This simplification of social ideas was further vulgarised by the promotion’ of borrowed metropolitan values. The urge for high living eminently suited the plain thinking of the middle-class mass. In the last few years, there has been much talk about the growing ranks of the Indian affluent who are supposed to number nearly three hundred million. The political economic establishment has taken pride in doing its best to satisfy its import-oriented, consumerist urges. The State has been a prime player in this process. Even as it has allowed institutions of education and ideas to atrophy, it has encouraged mindless consumerism. While accumulation has been primitive, consumption tends to be an ultra modem.
It has been possible to do this because the metropolitan elite, occasionally supported by its affluent country cousins, has maintained its stranglehold on institutions of governance. It is that control which today appears to be slipping. And, given the limited nature of resources available, the elite can continue to live in the style that it has got accustomed to only by maintaining an inordinate presence in the government. It is only in that manner that it can squeeze out the high rates of return on ‘investment’ in Government jobs by extraction of exorbitant ‘rent’ through corruption and provide for its extravagance. The talk of “small government” and liberalisation is as unreal as the elite’s commitment to “equality of status and of opportunity” enshrined in the Constitution.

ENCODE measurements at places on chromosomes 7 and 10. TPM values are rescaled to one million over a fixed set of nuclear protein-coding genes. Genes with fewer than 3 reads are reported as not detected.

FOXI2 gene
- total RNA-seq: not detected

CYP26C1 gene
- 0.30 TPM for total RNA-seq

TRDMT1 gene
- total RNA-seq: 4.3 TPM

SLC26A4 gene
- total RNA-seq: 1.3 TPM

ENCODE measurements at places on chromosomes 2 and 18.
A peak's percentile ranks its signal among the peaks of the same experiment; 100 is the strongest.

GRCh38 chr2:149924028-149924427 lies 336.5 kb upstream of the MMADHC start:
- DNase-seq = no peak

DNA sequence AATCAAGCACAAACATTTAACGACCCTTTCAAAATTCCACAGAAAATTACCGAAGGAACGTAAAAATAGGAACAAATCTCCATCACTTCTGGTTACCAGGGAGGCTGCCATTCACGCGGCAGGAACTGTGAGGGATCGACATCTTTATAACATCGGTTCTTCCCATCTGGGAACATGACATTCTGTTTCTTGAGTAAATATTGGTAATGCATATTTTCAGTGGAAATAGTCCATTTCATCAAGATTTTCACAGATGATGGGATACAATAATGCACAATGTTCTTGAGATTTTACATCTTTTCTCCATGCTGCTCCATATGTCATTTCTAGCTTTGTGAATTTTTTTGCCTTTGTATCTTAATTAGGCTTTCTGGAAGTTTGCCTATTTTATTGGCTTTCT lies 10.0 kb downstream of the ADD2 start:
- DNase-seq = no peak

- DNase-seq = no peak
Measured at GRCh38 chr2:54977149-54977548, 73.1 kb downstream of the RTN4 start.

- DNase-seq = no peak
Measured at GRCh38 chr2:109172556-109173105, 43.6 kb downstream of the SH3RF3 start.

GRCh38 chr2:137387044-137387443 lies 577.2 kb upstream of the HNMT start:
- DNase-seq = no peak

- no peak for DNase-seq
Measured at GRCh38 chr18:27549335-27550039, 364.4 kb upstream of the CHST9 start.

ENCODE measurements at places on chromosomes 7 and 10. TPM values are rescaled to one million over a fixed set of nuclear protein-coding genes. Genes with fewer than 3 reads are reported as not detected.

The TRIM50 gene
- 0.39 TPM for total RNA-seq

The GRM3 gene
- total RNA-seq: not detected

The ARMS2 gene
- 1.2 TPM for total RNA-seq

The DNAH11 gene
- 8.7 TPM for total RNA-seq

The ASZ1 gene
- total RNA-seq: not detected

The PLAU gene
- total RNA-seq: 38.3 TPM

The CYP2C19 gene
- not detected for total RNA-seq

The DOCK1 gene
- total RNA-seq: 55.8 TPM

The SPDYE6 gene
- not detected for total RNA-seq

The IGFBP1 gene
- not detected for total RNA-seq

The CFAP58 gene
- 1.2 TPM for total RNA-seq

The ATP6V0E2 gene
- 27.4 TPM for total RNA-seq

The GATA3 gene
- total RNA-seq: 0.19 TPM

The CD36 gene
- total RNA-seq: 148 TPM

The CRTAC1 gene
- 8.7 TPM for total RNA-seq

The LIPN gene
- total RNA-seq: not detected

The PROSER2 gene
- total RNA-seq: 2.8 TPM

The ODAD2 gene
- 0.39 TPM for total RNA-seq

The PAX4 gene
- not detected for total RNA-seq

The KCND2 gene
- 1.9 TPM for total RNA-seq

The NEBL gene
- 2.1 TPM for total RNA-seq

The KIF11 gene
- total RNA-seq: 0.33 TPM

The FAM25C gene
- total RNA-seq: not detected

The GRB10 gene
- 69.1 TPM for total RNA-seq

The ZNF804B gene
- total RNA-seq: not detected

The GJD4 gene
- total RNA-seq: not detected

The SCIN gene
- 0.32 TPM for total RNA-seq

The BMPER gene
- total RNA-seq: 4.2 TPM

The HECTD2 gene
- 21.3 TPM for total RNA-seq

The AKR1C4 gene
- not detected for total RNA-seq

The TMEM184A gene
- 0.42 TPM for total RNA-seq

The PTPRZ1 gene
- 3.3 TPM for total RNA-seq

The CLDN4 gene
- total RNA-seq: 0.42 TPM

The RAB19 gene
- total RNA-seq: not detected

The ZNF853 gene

Implementation of the Mandal recommendations, even-its invocation, has shown the Indian elite for what it is: self-serving, selfish and disingenuous. The fact that today it feels, called upon to talk of “economic criteria” and yet is not satisfied when those criteria are provided for; the fact that it sheds crocodile tears for SC-STs while it continues to occupy seats reserved for them; the fact that it feels insecure in the face of the growing rural power of the OBCs and their consequent search for governmental avenues of faster accumulation; the fact that it uses merit as a euphemism for privilege: all these demonstrate that the metropolitan mind which dominates elite behaviour is both devious and desperate.
It is capable of converting any progressive substance into a merely symbolic shell of itself.
It is infiltration of ideology through ritual symbolism that represents the continuum between the Mandal and the Mandir issues. The inequities of caste and the obscurantism of irrational rituals are integrally connected, in sanatanisi (orthodox) Hinduism. The inherent and iniquitous hierarchy of caste has been maintained for centuries through Brahmanical control over rituals, in particular over rites of passage, over birth and death. Bloodletting and sacrifice, subservience and deprivation of life are essential ingredients of the hierarchical orthodox Hindu order which negates the egalitarian urges of modern civil society.